the balance of one thing against another

Something occurred to me this week that I’d like to spend some time exploring. It hit me during a short segment on CNN about Encyclopaedia Britannica, of all things. But then it’s interesting to follow these chains of memory sometimes.

I can remember visits to my grandparents’ house when I was young, and leafing through the 1912 edition of the Britannica that lived in a trunk in the attic. I loved the weight of the volumes in my hands and the feel of the pages. And when we were cleaning out the attic some years later, we found the original wooden crate in which it had been shipped, and we could see the extent to which the volumes had expanded over time and would no longer fit in that original container.

But the recent thought was a thought in a different direction. The Britannica is still for me, to a lesser extent than it used to be, a symbol of the totality of human knowledge. I’m sure that even the writers of the Britannica would probably acknowledge that they provided a summary, even in that 1912 edition, but holding those volumes gave me the illusion of being able to develop an understanding.

Developing that understanding has become more difficult over time, and becomes more difficult day by day. The speed at which we as humans are producing knowledge is fearsome. I subscribe to a daily arxiv.org update on the submissions in some areas of mathematics, and even that very limited picture is more than I can absorb, and I’ve chosen the areas I’m interested in.

And this brings me to the core of this thought. Even in very small patches in the overall space of the exploration of things known and not yet known, it is becoming increasing difficult to keep an eye on and understanding of what is known. On the one hand, this is very exciting, because the more hands, the merrier in terms of developing our understanding.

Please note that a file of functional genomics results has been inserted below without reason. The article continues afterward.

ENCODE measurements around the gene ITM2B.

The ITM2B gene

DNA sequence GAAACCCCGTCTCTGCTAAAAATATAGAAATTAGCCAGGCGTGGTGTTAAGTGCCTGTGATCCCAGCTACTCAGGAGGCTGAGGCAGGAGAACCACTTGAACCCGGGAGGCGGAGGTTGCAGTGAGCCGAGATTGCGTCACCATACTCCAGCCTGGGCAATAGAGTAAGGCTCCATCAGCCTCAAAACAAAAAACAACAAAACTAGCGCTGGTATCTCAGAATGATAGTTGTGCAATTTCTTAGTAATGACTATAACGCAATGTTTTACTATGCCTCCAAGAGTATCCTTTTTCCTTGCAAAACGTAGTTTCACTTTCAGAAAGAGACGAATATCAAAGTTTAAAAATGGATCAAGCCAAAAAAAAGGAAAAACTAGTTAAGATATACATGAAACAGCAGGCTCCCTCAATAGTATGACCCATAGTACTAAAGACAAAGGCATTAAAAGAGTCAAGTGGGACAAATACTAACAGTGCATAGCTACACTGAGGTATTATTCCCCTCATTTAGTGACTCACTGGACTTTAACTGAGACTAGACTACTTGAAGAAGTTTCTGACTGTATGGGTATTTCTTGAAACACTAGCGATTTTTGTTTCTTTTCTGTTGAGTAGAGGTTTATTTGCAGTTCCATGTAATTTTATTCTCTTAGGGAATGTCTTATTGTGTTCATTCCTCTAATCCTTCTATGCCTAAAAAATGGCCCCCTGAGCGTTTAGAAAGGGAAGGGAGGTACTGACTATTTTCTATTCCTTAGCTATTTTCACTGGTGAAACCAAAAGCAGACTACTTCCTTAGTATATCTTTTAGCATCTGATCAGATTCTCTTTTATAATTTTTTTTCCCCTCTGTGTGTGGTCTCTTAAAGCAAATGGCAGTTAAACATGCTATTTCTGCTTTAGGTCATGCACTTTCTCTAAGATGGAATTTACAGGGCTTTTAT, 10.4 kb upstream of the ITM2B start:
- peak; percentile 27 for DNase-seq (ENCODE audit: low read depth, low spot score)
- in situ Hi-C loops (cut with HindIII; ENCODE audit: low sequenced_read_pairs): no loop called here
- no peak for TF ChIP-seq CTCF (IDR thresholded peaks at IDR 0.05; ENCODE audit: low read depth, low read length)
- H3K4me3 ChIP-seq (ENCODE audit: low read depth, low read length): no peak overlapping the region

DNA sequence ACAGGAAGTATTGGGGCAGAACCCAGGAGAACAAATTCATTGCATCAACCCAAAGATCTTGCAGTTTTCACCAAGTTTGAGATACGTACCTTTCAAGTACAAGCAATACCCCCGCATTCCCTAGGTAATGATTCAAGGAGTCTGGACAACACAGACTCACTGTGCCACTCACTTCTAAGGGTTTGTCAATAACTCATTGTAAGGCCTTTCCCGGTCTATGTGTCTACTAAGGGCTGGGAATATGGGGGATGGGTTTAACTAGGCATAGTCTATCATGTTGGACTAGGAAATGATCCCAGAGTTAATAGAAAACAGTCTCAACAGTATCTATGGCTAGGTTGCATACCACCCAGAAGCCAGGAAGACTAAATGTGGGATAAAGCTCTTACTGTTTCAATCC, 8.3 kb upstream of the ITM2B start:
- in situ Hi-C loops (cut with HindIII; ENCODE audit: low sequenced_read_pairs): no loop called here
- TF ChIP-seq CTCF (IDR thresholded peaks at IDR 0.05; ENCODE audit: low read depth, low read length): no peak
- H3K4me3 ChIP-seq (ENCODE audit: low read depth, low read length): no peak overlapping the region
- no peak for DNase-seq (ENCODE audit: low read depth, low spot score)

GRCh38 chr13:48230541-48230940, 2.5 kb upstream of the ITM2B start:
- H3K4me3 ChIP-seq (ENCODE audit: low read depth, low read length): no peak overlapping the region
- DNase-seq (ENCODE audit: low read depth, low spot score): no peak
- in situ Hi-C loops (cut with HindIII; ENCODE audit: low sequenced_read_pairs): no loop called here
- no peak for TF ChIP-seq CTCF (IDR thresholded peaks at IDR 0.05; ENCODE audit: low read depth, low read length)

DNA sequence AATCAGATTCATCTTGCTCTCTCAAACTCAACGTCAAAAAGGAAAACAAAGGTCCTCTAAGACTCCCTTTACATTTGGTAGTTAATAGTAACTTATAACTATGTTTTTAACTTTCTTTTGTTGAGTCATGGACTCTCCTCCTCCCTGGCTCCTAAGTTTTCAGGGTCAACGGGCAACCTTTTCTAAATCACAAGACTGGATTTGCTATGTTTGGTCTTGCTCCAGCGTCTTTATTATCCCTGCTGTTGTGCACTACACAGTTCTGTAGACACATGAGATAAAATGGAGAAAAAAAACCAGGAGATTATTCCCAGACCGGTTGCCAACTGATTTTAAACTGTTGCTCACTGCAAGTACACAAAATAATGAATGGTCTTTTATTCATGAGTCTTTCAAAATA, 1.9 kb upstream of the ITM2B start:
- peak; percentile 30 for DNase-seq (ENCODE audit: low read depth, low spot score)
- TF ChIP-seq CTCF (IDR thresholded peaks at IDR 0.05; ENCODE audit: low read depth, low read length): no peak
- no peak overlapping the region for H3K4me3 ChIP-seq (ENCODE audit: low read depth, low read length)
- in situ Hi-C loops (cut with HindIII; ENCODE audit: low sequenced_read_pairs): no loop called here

But on the other hand, and I am extrapolating from my personal experience here, we explore these areas because we want to understand, and so there can be a joyous frustration in trying to keep up with everyone else on the same quest.

So that is the balance that sparked this whole scree. The balance I’m thinking of here is the balance of breadth versus depth. We can focus our attention on a very very small patch, thereby denying breadth, and work in increasing the depth of our understanding. Or we can focus our attention on larger patches, with the consequent necessity of mining this patch to a lesser depth, if only because we are finite creatures and we have only a finite amount of time and effort that we can put into this work.

And we can leave this first part of what will undoubtedly be a discussion of several parts, by remembering VGER from Star Trek: The Motion Picture, naively tasked with understanding everything there was to understand, and then not knowing what to do once it had accomplished this mission. Fiction perhaps can bridge this divide between breadth and depth, but it seems to me to be beyond what we can do at present.

~ by Jim Anderson on 29 November 2020.

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